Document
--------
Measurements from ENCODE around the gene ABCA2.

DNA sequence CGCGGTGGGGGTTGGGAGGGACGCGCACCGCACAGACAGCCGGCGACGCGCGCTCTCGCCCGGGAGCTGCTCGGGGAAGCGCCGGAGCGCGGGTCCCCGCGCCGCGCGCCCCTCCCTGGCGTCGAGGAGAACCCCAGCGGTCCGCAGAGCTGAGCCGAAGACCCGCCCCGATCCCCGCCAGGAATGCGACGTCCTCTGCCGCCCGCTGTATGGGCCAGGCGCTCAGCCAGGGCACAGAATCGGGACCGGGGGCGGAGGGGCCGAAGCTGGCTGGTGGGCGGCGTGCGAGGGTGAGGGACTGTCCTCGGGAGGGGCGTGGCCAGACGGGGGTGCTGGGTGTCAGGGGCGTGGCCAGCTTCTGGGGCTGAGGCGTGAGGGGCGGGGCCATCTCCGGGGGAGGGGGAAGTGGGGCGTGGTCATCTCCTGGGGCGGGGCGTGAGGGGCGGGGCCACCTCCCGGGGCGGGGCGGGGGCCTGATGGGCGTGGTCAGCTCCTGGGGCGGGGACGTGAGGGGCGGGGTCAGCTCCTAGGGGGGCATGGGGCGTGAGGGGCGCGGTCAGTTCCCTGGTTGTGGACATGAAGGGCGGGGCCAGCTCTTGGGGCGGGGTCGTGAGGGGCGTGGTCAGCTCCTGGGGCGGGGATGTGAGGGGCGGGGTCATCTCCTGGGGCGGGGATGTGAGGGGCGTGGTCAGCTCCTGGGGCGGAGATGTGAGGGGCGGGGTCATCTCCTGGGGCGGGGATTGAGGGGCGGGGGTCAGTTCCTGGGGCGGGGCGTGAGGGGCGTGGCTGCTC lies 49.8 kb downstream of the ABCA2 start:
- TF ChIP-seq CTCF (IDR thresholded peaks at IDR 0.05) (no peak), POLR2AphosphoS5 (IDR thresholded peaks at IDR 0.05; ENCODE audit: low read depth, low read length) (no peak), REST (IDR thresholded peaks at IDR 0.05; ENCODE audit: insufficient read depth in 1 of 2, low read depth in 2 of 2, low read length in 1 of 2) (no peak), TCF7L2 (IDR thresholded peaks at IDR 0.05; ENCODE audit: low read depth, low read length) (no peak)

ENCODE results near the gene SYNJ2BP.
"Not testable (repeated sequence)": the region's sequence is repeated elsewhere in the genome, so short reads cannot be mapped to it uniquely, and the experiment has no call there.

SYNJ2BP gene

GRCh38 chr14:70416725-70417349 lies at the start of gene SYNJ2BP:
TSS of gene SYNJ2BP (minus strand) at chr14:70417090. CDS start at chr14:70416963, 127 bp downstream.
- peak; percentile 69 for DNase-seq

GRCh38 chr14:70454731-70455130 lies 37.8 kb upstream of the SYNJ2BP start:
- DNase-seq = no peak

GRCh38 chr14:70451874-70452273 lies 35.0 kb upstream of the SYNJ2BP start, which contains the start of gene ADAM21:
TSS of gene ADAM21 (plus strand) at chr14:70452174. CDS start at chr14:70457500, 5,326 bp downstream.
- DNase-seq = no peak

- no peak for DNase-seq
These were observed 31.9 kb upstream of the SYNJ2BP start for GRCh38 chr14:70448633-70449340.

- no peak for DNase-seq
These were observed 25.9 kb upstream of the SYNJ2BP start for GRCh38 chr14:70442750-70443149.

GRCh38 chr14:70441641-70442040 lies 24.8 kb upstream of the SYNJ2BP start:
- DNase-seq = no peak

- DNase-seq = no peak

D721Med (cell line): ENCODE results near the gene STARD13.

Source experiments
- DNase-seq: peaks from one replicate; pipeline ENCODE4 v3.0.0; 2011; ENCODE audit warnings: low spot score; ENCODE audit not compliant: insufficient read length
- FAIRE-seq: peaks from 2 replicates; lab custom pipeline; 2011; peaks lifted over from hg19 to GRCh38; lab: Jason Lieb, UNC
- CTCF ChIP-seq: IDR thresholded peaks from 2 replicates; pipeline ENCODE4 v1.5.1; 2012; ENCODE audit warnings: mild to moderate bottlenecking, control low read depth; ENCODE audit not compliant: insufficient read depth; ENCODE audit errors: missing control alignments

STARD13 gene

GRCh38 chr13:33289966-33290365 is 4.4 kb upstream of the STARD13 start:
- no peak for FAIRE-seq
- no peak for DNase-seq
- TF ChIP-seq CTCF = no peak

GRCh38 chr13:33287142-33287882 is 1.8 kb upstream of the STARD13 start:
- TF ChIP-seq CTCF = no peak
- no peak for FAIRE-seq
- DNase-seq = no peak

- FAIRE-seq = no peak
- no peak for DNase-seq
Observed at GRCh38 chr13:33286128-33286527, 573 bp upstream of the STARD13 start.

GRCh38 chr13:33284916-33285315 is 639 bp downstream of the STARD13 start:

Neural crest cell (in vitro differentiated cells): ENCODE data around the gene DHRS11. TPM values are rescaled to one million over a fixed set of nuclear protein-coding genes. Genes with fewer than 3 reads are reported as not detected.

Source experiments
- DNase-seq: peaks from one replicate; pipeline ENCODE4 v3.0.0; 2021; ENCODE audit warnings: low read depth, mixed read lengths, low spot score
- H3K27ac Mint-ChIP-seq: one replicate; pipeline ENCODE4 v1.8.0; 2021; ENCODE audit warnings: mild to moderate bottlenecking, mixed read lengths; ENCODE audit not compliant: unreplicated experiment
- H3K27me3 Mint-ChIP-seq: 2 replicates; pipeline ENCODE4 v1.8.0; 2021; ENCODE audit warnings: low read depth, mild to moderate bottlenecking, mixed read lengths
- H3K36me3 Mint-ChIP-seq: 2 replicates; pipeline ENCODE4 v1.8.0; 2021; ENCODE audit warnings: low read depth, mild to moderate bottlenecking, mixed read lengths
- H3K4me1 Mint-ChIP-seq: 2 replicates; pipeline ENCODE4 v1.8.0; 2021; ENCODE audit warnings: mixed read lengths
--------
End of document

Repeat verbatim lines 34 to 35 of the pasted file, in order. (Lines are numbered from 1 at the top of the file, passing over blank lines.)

- no peak for FAIRE-seq
- DNase-seq = no peak